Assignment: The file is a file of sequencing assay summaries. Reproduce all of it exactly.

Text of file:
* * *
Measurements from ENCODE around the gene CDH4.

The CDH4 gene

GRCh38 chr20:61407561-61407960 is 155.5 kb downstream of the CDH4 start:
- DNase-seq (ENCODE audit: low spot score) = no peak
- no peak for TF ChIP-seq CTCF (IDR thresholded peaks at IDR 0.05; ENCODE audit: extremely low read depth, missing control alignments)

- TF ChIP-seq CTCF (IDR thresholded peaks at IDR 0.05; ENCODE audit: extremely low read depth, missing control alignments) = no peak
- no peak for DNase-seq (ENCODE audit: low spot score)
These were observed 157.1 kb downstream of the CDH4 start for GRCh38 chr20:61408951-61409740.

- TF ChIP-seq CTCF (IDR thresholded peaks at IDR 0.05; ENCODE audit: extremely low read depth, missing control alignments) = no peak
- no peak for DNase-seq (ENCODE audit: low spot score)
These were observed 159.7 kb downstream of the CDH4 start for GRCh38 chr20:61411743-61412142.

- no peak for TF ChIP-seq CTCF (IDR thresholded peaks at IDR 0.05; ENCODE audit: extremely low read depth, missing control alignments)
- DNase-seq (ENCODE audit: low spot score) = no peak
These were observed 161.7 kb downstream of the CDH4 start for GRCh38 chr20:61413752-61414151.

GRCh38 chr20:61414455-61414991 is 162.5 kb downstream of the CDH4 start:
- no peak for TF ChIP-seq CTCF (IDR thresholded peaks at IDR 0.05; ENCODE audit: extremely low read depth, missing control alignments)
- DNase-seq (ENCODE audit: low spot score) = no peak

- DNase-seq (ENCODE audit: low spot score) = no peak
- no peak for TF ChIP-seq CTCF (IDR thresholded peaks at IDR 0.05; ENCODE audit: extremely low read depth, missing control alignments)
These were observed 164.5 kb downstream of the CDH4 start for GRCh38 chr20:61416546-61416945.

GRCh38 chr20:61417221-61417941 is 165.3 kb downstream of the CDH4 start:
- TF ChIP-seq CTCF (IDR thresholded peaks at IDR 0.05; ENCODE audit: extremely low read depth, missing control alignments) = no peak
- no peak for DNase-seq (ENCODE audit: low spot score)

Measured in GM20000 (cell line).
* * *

Measurements from ENCODE around the gene CDH4.

The CDH4 gene

GRCh38 chr20:61407561-61407960 is 155.5 kb downstream of the CDH4 start:
- DNase-seq (ENCODE audit: low spot score) = no peak
- no peak for TF ChIP-seq CTCF (IDR thresholded peaks at IDR 0.05; ENCODE audit: extremely low read depth, missing control alignments)

- TF ChIP-seq CTCF (IDR thresholded peaks at IDR 0.05; ENCODE audit: extremely low read depth, missing control alignments) = no peak
- no peak for DNase-seq (ENCODE audit: low spot score)
These were observed 157.1 kb downstream of the CDH4 start for GRCh38 chr20:61408951-61409740.

- TF ChIP-seq CTCF (IDR thresholded peaks at IDR 0.05; ENCODE audit: extremely low read depth, missing control alignments) = no peak
- no peak for DNase-seq (ENCODE audit: low spot score)
These were observed 159.7 kb downstream of the CDH4 start for GRCh38 chr20:61411743-61412142.

- no peak for TF ChIP-seq CTCF (IDR thresholded peaks at IDR 0.05; ENCODE audit: extremely low read depth, missing control alignments)
- DNase-seq (ENCODE audit: low spot score) = no peak
These were observed 161.7 kb downstream of the CDH4 start for GRCh38 chr20:61413752-61414151.

GRCh38 chr20:61414455-61414991 is 162.5 kb downstream of the CDH4 start:
- no peak for TF ChIP-seq CTCF (IDR thresholded peaks at IDR 0.05; ENCODE audit: extremely low read depth, missing control alignments)
- DNase-seq (ENCODE audit: low spot score) = no peak

- DNase-seq (ENCODE audit: low spot score) = no peak
- no peak for TF ChIP-seq CTCF (IDR thresholded peaks at IDR 0.05; ENCODE audit: extremely low read depth, missing control alignments)
These were observed 164.5 kb downstream of the CDH4 start for GRCh38 chr20:61416546-61416945.

GRCh38 chr20:61417221-61417941 is 165.3 kb downstream of the CDH4 start:
- TF ChIP-seq CTCF (IDR thresholded peaks at IDR 0.05; ENCODE audit: extremely low read depth, missing control alignments) = no peak
- no peak for DNase-seq (ENCODE audit: low spot score)

Measured in GM20000 (cell line).